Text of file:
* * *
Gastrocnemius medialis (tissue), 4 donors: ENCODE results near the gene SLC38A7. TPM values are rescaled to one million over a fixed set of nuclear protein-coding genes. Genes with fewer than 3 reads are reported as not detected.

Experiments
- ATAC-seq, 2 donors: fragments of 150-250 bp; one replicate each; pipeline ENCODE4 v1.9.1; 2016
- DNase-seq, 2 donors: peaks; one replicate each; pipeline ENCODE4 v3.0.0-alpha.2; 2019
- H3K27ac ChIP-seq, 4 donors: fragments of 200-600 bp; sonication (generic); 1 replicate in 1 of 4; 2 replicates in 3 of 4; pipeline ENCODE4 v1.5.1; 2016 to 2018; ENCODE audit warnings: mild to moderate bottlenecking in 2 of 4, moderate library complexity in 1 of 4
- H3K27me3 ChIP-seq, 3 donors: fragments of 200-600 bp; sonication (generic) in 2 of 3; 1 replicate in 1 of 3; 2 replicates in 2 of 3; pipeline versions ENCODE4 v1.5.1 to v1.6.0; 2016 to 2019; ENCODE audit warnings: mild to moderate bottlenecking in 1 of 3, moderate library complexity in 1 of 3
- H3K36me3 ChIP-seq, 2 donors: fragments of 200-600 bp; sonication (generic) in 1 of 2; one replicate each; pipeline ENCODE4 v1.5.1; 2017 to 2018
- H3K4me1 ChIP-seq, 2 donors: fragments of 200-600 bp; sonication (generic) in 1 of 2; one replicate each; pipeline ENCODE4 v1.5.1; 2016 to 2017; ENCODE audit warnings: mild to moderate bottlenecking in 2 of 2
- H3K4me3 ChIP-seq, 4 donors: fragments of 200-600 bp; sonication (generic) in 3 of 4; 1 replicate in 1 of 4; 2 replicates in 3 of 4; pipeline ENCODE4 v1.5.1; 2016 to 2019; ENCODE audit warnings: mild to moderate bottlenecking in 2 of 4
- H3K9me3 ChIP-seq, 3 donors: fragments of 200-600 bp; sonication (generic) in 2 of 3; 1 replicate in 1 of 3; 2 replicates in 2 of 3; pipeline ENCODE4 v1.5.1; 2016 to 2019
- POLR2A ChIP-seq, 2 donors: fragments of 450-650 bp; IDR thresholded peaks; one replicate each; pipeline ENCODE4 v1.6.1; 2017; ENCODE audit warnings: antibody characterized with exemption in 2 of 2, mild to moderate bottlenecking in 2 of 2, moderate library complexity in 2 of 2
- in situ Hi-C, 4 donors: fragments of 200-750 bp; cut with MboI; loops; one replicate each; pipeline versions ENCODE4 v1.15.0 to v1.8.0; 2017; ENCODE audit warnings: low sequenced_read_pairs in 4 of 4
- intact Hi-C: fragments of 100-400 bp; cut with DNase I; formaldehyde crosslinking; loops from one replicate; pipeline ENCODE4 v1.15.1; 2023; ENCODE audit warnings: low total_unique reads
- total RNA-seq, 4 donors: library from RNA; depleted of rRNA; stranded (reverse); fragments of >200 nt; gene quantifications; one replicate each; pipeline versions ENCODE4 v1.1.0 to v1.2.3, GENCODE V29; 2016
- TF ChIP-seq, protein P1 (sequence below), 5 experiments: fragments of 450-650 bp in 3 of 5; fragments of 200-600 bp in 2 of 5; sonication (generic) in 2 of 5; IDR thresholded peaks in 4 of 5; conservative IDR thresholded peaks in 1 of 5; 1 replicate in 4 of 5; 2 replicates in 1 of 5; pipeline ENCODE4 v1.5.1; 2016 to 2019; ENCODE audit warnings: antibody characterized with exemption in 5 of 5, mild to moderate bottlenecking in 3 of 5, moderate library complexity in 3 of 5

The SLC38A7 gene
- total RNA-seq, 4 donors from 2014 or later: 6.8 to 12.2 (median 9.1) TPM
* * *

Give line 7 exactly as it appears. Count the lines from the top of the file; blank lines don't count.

- H3K36me3 ChIP-seq, 2 donors: fragments of 200-600 bp; sonication (generic) in 1 of 2; one replicate each; pipeline ENCODE4 v1.5.1; 2017 to 2018